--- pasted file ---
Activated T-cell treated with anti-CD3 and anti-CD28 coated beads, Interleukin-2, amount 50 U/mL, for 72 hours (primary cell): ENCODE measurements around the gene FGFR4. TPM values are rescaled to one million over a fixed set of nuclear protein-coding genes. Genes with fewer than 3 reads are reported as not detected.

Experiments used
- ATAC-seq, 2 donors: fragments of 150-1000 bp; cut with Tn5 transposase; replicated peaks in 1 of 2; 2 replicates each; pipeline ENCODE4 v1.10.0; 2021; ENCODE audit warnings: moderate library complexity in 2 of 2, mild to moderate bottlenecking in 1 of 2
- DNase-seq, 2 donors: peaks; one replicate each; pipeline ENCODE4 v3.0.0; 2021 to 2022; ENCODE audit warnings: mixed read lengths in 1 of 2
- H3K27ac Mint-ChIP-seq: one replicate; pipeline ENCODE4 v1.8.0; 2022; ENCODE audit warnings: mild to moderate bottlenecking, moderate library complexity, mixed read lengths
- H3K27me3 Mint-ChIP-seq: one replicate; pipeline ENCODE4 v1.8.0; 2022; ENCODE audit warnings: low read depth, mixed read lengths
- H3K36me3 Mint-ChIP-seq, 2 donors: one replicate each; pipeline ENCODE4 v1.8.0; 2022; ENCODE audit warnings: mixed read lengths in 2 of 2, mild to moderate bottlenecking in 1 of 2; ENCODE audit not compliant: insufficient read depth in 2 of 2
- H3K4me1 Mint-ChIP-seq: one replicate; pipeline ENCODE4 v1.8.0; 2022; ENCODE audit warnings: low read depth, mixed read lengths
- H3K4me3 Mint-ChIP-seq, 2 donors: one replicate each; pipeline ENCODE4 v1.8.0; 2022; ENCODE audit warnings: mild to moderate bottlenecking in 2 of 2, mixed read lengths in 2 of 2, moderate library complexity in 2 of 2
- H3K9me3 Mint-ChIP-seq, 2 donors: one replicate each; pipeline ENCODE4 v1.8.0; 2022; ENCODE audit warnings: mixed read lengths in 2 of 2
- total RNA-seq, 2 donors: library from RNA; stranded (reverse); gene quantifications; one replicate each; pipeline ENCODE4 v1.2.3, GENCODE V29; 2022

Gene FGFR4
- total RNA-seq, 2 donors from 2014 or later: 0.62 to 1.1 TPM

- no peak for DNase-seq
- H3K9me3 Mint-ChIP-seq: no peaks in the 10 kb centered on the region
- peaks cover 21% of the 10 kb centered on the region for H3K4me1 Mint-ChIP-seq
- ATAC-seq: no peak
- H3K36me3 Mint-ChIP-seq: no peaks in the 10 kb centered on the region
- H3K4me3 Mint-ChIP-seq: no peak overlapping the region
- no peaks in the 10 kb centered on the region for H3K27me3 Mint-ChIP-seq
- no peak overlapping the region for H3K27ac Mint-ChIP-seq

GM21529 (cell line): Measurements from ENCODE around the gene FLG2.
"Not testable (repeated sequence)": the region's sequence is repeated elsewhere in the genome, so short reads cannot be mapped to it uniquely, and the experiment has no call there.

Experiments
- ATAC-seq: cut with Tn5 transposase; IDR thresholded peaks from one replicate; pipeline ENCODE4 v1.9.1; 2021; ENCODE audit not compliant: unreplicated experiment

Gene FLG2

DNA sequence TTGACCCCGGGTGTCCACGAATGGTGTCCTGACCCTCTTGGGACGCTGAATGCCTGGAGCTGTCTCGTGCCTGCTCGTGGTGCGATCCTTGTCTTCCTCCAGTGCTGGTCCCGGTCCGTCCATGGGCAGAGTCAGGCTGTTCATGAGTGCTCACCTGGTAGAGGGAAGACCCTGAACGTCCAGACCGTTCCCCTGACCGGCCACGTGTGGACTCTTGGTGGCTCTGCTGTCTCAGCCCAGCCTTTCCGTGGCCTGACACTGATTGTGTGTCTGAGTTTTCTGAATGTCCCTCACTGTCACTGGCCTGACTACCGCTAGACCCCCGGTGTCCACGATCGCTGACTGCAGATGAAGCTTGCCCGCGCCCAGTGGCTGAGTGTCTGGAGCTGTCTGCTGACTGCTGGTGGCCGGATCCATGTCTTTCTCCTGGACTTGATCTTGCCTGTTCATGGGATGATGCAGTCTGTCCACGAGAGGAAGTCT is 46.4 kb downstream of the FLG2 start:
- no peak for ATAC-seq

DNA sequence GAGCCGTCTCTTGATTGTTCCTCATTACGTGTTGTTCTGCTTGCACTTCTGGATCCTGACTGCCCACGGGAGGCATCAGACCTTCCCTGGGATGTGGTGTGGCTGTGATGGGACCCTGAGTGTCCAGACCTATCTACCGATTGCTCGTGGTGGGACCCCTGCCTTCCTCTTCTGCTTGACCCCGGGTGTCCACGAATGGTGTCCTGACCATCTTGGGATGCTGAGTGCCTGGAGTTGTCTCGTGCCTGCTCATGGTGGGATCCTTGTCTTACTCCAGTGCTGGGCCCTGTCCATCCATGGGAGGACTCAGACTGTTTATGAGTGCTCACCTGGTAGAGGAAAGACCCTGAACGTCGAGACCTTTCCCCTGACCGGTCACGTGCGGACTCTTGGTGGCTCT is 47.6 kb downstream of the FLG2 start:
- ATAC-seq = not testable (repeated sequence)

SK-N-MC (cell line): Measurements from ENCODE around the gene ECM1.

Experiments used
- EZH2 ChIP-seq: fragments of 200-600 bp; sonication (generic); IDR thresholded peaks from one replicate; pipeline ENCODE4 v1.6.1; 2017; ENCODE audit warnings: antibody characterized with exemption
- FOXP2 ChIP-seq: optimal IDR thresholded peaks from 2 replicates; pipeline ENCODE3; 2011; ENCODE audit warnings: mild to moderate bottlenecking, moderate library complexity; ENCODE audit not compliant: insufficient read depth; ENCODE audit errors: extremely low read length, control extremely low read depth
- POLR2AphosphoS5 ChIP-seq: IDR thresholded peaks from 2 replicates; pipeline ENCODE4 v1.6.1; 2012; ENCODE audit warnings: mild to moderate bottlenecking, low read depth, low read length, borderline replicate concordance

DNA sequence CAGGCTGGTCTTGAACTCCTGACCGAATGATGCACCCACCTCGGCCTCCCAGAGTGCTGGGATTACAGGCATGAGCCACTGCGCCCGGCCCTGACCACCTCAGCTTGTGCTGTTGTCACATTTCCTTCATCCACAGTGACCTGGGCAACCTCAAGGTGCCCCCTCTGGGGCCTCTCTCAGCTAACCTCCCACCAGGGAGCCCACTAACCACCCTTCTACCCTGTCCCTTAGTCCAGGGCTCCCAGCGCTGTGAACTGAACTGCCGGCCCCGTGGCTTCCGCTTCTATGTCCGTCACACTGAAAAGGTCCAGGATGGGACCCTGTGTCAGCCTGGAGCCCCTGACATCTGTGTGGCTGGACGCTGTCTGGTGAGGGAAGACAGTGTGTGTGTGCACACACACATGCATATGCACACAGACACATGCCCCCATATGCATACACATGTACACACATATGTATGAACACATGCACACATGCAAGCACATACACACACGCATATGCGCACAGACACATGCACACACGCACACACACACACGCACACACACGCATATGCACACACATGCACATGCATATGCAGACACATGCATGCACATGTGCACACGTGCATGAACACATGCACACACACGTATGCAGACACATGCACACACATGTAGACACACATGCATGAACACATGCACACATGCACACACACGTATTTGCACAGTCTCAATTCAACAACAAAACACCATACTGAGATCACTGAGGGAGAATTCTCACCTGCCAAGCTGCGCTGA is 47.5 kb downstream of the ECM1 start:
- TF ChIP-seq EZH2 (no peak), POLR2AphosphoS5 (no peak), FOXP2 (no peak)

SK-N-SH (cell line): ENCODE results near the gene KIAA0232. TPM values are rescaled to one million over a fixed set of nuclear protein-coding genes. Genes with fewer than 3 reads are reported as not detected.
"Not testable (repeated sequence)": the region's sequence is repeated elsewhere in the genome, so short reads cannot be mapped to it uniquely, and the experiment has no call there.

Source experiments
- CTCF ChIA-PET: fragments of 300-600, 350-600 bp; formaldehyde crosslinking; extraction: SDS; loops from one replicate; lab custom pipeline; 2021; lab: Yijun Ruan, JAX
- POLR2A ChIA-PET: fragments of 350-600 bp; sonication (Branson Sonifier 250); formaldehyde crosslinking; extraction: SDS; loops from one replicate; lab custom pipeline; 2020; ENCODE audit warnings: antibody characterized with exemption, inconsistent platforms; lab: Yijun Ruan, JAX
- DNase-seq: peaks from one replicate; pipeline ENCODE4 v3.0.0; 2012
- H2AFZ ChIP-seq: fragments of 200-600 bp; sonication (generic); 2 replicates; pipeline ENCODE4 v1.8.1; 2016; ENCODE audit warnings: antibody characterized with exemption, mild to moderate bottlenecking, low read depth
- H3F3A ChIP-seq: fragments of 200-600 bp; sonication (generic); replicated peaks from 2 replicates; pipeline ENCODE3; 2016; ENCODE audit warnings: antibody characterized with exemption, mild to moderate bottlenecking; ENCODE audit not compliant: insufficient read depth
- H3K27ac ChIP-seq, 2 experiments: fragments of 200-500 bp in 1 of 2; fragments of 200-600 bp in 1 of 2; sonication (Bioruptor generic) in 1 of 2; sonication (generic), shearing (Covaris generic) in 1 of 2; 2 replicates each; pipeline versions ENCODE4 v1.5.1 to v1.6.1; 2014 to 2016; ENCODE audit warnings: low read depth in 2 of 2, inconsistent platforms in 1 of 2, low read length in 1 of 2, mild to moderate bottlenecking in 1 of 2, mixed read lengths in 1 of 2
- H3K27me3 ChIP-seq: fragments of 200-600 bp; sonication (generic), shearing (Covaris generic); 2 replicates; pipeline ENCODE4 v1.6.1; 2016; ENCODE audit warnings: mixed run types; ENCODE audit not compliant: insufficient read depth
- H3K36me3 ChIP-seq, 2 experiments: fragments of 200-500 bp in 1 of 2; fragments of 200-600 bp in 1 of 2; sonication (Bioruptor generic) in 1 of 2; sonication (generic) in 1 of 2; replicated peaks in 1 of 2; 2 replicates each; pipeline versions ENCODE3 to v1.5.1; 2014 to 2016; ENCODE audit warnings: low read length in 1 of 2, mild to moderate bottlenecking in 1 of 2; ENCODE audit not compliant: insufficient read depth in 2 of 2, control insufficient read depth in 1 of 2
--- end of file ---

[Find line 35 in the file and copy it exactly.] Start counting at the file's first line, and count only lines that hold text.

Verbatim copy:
- POLR2AphosphoS5 ChIP-seq: IDR thresholded peaks from 2 replicates; pipeline ENCODE4 v1.6.1; 2012; ENCODE audit warnings: mild to moderate bottlenecking, low read depth, low read length, borderline replicate concordance